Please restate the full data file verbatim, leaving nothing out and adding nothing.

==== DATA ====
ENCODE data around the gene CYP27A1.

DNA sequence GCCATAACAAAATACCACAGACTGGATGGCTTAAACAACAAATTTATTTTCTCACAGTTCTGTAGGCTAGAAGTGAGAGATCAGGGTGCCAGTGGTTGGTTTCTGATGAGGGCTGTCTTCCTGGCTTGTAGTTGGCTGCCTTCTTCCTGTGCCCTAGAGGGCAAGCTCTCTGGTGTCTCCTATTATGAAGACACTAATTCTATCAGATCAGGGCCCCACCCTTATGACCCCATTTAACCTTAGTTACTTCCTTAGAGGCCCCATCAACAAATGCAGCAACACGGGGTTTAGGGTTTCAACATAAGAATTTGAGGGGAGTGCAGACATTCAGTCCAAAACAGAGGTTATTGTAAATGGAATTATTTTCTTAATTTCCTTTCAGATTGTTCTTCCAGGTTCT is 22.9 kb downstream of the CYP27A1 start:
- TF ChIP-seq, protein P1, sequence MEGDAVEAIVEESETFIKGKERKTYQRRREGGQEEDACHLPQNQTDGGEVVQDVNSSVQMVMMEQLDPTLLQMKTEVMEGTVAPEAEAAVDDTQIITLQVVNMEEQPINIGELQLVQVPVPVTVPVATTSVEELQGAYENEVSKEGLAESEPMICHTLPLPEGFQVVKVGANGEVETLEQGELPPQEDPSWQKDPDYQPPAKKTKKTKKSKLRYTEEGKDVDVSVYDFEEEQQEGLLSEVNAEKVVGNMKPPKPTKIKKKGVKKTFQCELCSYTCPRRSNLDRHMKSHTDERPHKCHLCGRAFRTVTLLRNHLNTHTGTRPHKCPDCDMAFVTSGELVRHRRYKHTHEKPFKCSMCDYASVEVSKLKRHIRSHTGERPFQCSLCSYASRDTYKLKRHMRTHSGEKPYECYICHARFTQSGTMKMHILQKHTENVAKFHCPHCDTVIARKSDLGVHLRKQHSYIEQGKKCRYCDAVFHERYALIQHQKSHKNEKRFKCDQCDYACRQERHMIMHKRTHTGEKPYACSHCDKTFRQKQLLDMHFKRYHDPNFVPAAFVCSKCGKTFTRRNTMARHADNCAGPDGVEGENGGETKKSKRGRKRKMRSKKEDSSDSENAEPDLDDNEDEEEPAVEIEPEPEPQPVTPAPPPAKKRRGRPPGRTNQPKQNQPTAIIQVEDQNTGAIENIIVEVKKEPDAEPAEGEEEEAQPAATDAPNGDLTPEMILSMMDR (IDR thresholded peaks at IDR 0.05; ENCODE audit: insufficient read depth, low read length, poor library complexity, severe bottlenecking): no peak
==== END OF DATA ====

ENCODE data around the gene CYP27A1.

DNA sequence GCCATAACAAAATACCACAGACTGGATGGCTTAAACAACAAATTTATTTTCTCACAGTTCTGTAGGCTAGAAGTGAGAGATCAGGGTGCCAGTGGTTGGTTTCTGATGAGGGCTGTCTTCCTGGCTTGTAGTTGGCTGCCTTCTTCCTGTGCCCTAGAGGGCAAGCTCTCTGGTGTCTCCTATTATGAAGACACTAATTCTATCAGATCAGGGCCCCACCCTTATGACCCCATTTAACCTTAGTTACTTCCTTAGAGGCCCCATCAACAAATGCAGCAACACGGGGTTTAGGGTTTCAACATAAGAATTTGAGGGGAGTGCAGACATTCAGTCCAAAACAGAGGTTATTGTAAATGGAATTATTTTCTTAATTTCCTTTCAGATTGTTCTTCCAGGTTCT is 22.9 kb downstream of the CYP27A1 start:
- TF ChIP-seq, protein P1, sequence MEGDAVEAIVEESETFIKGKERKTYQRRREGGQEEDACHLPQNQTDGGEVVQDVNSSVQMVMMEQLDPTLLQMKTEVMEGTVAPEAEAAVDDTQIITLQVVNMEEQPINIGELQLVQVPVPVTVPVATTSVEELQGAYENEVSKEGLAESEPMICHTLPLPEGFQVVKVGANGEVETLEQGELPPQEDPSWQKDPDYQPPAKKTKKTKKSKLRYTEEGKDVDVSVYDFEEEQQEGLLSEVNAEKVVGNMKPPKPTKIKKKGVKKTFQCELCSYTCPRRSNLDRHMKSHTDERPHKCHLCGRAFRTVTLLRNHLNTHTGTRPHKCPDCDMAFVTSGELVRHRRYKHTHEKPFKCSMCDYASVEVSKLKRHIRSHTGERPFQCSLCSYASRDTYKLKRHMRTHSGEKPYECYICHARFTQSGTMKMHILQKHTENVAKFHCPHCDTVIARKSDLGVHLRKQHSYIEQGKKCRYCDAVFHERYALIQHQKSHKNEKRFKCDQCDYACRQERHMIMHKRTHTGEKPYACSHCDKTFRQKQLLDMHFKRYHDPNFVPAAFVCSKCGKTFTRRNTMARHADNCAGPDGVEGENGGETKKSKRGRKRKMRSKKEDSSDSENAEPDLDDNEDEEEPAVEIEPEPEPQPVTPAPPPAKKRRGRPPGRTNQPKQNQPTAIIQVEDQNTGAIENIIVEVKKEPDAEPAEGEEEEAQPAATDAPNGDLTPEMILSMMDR (IDR thresholded peaks at IDR 0.05; ENCODE audit: insufficient read depth, low read length, poor library complexity, severe bottlenecking): no peak